Ida M Flood was born in February of 1884 in Virginia. She was the oldest of her siblings, and by the age of 16 was being raised by a single mother. Unfortunately, I have been unable to find what happened to Ida's father. There is a great deal of mystery swirling around her "mulatto" identity, as listed on every census record where her name appears. Following her father's death, her mother took over supporting the family by becoming a cook. At the age of 20, Ida married into the Harvey family. Despite the fact that Ida's father-in-law had been a slave, the family was quite well off.
Following the civil war, Ida's father-in-law ran a thriving tobacco farm. The farm was so successful that the family hired white sharecroppers to work the land, and the family frequently took shopping trips to New York, proving that shopping is in fact in my blood.
By 1920 Ida's in-laws passed away, and she and her husband, Paul, ran the tobacco farm, along with extended family. They had 3 surviving children, Hattie Lee (my great grandmother), Grace and Paul.
I am told that every Sunday Ida cooked a full meal for all the hired hands who worked the farm, skills she no doubt learned from her mother. The kitchen would fill with the smells of dinner and dessert- pies and cakes which my great grandmother helped cook but could not touch. There was a rule in this house- those who worked ate first and to their hearts' content. This family refused to treat the hired hands like slaves. The family would not feast in their faces, or leave them wanting food; they did not receive the left overs or the trash that the family did not want. They got the best, the first, and they could eat as much as they wanted.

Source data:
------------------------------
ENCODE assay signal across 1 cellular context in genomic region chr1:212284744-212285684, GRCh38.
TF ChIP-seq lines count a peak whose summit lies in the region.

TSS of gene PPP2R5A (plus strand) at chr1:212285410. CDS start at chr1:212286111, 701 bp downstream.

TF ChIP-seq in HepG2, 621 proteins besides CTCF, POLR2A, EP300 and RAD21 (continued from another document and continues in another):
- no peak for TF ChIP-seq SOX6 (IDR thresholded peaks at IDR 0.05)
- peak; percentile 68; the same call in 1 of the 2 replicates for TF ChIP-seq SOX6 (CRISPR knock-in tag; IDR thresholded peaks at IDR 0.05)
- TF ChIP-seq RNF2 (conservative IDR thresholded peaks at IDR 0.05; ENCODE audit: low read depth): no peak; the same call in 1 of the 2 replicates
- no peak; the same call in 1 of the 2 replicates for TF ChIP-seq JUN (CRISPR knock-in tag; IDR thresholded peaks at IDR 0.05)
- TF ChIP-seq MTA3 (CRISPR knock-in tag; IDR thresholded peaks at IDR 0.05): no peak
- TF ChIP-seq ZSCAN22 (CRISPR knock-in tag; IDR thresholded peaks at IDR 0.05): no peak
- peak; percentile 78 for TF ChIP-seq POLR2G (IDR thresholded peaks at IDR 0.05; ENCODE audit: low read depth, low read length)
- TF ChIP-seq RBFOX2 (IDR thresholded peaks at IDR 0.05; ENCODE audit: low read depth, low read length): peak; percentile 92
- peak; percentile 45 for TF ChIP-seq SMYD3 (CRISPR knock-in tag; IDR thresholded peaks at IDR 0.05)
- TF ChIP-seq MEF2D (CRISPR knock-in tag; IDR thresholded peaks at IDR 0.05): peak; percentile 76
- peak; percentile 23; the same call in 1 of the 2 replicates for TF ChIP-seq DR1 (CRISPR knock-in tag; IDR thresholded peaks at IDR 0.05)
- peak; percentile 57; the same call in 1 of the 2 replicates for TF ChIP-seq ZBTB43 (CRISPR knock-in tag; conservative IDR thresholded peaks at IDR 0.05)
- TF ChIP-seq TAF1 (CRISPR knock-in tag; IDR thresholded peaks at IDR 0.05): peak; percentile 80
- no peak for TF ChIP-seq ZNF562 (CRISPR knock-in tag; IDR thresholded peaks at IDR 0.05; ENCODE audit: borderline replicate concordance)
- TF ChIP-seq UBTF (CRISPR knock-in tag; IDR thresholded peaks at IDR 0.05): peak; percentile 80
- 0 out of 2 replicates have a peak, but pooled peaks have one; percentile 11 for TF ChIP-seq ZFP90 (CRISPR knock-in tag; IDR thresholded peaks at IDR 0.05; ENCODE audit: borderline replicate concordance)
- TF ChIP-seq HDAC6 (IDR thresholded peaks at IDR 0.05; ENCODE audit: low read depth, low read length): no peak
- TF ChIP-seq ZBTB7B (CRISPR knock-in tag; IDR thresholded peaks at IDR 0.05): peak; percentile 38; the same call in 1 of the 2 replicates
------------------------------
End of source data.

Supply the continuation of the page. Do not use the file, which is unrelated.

Though this was torture for my great grandmother, a child trying to resist the smell of cakes and pies, in case she received none, I am so proud to know this about my great, great grandmother. How easy it would have been to lord their power over the farm hands, to wallow in resentment of the past. Her own father in law, who she lived with for at least a decade, would carry the marks of slavery, and perhaps her own father as well. Ida refused to be like the oppressors of the past, and I love her for it.
May we all aspire to be people who choose our way forward, not based on the wounds of the past- no matter how painful the memories. Let us instead give our best and give it generously.